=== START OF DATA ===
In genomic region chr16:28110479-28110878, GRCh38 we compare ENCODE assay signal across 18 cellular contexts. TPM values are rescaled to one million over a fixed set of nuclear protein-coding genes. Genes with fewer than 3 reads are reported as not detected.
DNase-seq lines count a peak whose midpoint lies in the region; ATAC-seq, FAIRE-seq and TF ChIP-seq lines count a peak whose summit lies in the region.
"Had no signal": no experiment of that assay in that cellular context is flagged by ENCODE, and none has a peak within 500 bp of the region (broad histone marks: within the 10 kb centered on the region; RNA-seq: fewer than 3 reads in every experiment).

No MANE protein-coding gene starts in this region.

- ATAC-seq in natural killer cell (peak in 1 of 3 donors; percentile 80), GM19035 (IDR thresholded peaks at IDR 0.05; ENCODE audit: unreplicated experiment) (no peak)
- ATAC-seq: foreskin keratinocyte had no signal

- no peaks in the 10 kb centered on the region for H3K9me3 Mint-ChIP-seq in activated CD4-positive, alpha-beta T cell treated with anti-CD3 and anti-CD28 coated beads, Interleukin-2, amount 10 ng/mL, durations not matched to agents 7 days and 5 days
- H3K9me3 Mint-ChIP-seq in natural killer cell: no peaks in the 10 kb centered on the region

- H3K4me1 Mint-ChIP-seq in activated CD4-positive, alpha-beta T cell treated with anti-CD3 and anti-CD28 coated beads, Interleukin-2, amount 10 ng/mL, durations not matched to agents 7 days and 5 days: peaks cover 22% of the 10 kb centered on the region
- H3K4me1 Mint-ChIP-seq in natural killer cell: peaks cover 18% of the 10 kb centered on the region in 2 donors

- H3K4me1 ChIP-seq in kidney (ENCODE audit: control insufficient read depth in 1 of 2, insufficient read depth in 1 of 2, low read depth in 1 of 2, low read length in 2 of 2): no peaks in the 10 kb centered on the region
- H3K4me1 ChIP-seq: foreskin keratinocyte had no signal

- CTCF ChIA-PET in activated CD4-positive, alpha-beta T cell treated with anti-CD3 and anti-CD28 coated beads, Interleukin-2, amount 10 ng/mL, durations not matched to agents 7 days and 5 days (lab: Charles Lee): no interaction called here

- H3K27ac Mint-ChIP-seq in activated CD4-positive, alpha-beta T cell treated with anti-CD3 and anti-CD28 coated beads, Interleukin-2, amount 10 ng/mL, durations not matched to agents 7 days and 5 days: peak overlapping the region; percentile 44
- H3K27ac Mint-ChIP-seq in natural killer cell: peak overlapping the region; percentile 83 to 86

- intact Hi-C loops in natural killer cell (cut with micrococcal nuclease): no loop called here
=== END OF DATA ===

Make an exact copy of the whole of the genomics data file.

In genomic region chr16:28110479-28110878, GRCh38 we compare ENCODE assay signal across 18 cellular contexts. TPM values are rescaled to one million over a fixed set of nuclear protein-coding genes. Genes with fewer than 3 reads are reported as not detected.
DNase-seq lines count a peak whose midpoint lies in the region; ATAC-seq, FAIRE-seq and TF ChIP-seq lines count a peak whose summit lies in the region.
"Had no signal": no experiment of that assay in that cellular context is flagged by ENCODE, and none has a peak within 500 bp of the region (broad histone marks: within the 10 kb centered on the region; RNA-seq: fewer than 3 reads in every experiment).

No MANE protein-coding gene starts in this region.

- ATAC-seq in natural killer cell (peak in 1 of 3 donors; percentile 80), GM19035 (IDR thresholded peaks at IDR 0.05; ENCODE audit: unreplicated experiment) (no peak)
- ATAC-seq: foreskin keratinocyte had no signal

- no peaks in the 10 kb centered on the region for H3K9me3 Mint-ChIP-seq in activated CD4-positive, alpha-beta T cell treated with anti-CD3 and anti-CD28 coated beads, Interleukin-2, amount 10 ng/mL, durations not matched to agents 7 days and 5 days
- H3K9me3 Mint-ChIP-seq in natural killer cell: no peaks in the 10 kb centered on the region

- H3K4me1 Mint-ChIP-seq in activated CD4-positive, alpha-beta T cell treated with anti-CD3 and anti-CD28 coated beads, Interleukin-2, amount 10 ng/mL, durations not matched to agents 7 days and 5 days: peaks cover 22% of the 10 kb centered on the region
- H3K4me1 Mint-ChIP-seq in natural killer cell: peaks cover 18% of the 10 kb centered on the region in 2 donors

- H3K4me1 ChIP-seq in kidney (ENCODE audit: control insufficient read depth in 1 of 2, insufficient read depth in 1 of 2, low read depth in 1 of 2, low read length in 2 of 2): no peaks in the 10 kb centered on the region
- H3K4me1 ChIP-seq: foreskin keratinocyte had no signal

- CTCF ChIA-PET in activated CD4-positive, alpha-beta T cell treated with anti-CD3 and anti-CD28 coated beads, Interleukin-2, amount 10 ng/mL, durations not matched to agents 7 days and 5 days (lab: Charles Lee): no interaction called here

- H3K27ac Mint-ChIP-seq in activated CD4-positive, alpha-beta T cell treated with anti-CD3 and anti-CD28 coated beads, Interleukin-2, amount 10 ng/mL, durations not matched to agents 7 days and 5 days: peak overlapping the region; percentile 44
- H3K27ac Mint-ChIP-seq in natural killer cell: peak overlapping the region; percentile 83 to 86

- intact Hi-C loops in natural killer cell (cut with micrococcal nuclease): no loop called here